Dec. 12, 2013 — Bacteria can evolve rapidly to adapt to environmental change. When the "environment" is the immune response of an infected host, this evolution can turn harmless bacteria into life- threatening pathogens. A study published on December 12 in PLOS Pathogens provides insight into how this happens.
Isabel Gordo and colleagues from the Instituto Gulbenkian de Ciencia in Oeira, Portugal, have for the first time devised an experimental system to observe and study the evolution of bacteria in response to encounters with cells of the mammalian immuney system. They found that in less than 500 bacterial generations (or 30 days),
the bacteria became more resistant to being killed by immune
cells and acquired the ability to cause disease in mice.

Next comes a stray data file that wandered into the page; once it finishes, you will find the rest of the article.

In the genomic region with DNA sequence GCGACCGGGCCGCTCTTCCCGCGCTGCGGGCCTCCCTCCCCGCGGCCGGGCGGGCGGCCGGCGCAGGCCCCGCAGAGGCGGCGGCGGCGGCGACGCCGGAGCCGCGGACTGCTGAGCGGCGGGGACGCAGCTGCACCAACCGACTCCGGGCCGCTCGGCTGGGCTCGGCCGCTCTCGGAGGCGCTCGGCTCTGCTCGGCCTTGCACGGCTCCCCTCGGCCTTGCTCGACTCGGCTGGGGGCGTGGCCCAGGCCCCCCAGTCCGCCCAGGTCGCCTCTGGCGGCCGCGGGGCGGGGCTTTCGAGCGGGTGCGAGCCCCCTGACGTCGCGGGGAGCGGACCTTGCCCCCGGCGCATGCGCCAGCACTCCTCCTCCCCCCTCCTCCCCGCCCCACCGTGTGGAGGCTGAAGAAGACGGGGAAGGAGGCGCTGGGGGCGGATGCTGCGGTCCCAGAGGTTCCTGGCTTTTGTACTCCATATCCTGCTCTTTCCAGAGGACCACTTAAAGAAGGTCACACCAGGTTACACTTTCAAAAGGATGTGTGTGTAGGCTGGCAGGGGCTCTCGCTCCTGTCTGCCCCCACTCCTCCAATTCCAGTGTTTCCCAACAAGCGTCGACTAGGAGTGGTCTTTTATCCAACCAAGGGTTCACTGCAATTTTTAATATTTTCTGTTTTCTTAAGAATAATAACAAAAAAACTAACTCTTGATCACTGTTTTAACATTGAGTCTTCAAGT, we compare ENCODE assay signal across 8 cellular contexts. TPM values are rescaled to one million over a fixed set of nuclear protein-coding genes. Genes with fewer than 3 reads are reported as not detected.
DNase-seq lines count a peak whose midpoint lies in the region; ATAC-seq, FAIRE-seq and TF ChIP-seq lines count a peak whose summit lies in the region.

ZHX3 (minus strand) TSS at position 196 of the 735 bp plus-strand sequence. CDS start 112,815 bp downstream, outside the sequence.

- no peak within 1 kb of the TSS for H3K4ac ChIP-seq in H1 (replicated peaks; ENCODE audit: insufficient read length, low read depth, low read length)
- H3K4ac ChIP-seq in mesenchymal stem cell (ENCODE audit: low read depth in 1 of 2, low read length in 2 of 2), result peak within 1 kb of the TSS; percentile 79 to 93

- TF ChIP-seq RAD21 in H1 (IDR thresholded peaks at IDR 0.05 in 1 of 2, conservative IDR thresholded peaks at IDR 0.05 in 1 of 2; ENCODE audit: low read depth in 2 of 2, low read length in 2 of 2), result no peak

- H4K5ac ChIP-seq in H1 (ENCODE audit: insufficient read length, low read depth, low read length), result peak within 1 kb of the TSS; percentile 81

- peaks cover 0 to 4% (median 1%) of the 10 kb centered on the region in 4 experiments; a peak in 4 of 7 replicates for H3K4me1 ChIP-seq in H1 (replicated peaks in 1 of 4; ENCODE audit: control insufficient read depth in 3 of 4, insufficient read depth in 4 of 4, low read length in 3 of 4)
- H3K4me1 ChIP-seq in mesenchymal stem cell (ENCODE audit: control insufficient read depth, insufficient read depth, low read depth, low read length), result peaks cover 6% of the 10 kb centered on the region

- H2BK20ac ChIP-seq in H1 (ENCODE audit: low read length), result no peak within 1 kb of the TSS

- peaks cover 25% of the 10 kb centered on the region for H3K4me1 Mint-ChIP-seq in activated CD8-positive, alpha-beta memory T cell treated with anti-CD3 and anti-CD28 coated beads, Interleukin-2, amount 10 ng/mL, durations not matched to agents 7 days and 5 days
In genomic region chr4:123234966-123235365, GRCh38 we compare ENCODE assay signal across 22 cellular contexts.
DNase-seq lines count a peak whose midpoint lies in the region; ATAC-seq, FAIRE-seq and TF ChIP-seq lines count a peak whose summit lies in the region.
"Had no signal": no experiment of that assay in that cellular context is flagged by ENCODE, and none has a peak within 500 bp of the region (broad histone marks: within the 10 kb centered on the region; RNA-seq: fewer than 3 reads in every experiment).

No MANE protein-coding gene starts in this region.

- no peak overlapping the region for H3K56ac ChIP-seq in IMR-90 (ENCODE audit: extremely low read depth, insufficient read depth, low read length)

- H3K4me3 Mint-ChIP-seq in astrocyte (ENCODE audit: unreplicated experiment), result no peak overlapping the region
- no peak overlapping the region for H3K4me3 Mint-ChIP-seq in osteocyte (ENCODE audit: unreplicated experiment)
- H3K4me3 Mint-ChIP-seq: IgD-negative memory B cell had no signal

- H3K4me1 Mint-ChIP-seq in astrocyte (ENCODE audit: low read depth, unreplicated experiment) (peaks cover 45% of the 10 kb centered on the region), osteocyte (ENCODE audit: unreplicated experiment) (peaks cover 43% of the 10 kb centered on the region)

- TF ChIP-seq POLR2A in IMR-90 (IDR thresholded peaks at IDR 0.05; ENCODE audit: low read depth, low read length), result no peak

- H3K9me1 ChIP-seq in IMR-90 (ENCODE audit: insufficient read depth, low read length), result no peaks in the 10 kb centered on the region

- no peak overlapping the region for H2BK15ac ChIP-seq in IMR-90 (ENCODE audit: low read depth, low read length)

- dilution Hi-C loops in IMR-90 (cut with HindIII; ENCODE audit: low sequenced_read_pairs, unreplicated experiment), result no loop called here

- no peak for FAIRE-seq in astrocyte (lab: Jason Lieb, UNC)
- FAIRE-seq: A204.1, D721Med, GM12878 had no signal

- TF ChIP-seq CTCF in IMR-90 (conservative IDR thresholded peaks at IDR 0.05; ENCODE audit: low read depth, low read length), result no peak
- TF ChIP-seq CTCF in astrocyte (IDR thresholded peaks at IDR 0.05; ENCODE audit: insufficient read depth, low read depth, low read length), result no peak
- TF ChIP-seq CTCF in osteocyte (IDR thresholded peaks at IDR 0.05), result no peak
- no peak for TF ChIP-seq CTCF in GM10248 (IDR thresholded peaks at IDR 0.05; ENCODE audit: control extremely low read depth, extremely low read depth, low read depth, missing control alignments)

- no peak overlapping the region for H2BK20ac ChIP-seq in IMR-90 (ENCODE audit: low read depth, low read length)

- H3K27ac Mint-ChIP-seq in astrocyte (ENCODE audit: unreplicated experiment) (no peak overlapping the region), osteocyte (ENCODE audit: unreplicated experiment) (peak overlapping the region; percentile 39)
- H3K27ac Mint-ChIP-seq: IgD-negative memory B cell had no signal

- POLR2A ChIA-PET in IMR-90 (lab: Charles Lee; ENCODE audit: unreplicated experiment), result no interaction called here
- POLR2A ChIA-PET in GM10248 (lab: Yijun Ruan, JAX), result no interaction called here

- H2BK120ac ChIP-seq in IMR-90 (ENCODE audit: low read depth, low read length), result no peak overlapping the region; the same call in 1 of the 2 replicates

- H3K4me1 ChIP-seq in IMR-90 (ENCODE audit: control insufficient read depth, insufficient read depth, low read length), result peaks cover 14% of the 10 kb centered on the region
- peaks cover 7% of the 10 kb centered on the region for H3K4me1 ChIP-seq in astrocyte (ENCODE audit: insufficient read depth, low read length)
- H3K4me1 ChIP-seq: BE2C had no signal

"Escherichia coli bacteria show an extraordinary amount of diversity:
Many are benign commensal bacteria, but some are deadly pathogens," says Isabel Gordo. "It is thought that many strains of E. coli that cause disease in humans evolved from commensal strains. We thought that experimental evolution would be a powerful tool to directly observe some of the steps E. coli may take in the transition from commensalism to pathogenesis." http://www.sciencedaily.com/releases/2013/12/131212185831.htm